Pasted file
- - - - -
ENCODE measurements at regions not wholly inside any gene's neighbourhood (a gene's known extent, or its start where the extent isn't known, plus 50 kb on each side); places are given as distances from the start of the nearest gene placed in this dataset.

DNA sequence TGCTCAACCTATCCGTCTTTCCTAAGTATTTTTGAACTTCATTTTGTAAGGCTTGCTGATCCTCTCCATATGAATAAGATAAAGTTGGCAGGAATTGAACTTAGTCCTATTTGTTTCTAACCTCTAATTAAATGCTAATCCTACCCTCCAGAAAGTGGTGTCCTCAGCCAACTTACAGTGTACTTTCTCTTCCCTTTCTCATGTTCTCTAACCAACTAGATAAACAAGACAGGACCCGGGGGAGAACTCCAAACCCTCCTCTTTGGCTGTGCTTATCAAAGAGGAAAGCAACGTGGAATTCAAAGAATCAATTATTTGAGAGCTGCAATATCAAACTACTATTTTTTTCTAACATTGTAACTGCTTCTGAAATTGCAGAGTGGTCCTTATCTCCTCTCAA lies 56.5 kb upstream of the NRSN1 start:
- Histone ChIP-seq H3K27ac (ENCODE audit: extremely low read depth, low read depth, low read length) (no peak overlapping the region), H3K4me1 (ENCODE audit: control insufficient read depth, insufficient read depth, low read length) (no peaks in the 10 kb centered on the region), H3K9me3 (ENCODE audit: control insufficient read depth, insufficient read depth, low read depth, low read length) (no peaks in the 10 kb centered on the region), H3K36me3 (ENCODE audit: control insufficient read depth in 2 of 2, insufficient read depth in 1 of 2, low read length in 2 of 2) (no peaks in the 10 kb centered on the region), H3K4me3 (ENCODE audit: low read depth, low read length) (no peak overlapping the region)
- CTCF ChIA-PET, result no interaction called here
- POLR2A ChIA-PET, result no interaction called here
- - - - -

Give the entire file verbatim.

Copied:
ENCODE measurements at regions not wholly inside any gene's neighbourhood (a gene's known extent, or its start where the extent isn't known, plus 50 kb on each side); places are given as distances from the start of the nearest gene placed in this dataset.

DNA sequence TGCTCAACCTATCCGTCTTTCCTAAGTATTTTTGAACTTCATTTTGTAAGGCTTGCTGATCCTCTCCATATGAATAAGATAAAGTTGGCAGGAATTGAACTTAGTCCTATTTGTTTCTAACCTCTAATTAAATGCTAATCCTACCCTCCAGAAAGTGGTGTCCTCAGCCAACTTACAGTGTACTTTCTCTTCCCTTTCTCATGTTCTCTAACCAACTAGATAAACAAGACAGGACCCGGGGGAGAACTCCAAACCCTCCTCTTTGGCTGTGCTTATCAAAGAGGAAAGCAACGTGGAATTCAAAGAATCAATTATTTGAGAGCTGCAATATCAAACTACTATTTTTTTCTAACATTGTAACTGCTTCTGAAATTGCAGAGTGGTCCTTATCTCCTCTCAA lies 56.5 kb upstream of the NRSN1 start:
- Histone ChIP-seq H3K27ac (ENCODE audit: extremely low read depth, low read depth, low read length) (no peak overlapping the region), H3K4me1 (ENCODE audit: control insufficient read depth, insufficient read depth, low read length) (no peaks in the 10 kb centered on the region), H3K9me3 (ENCODE audit: control insufficient read depth, insufficient read depth, low read depth, low read length) (no peaks in the 10 kb centered on the region), H3K36me3 (ENCODE audit: control insufficient read depth in 2 of 2, insufficient read depth in 1 of 2, low read length in 2 of 2) (no peaks in the 10 kb centered on the region), H3K4me3 (ENCODE audit: low read depth, low read length) (no peak overlapping the region)
- CTCF ChIA-PET, result no interaction called here
- POLR2A ChIA-PET, result no interaction called here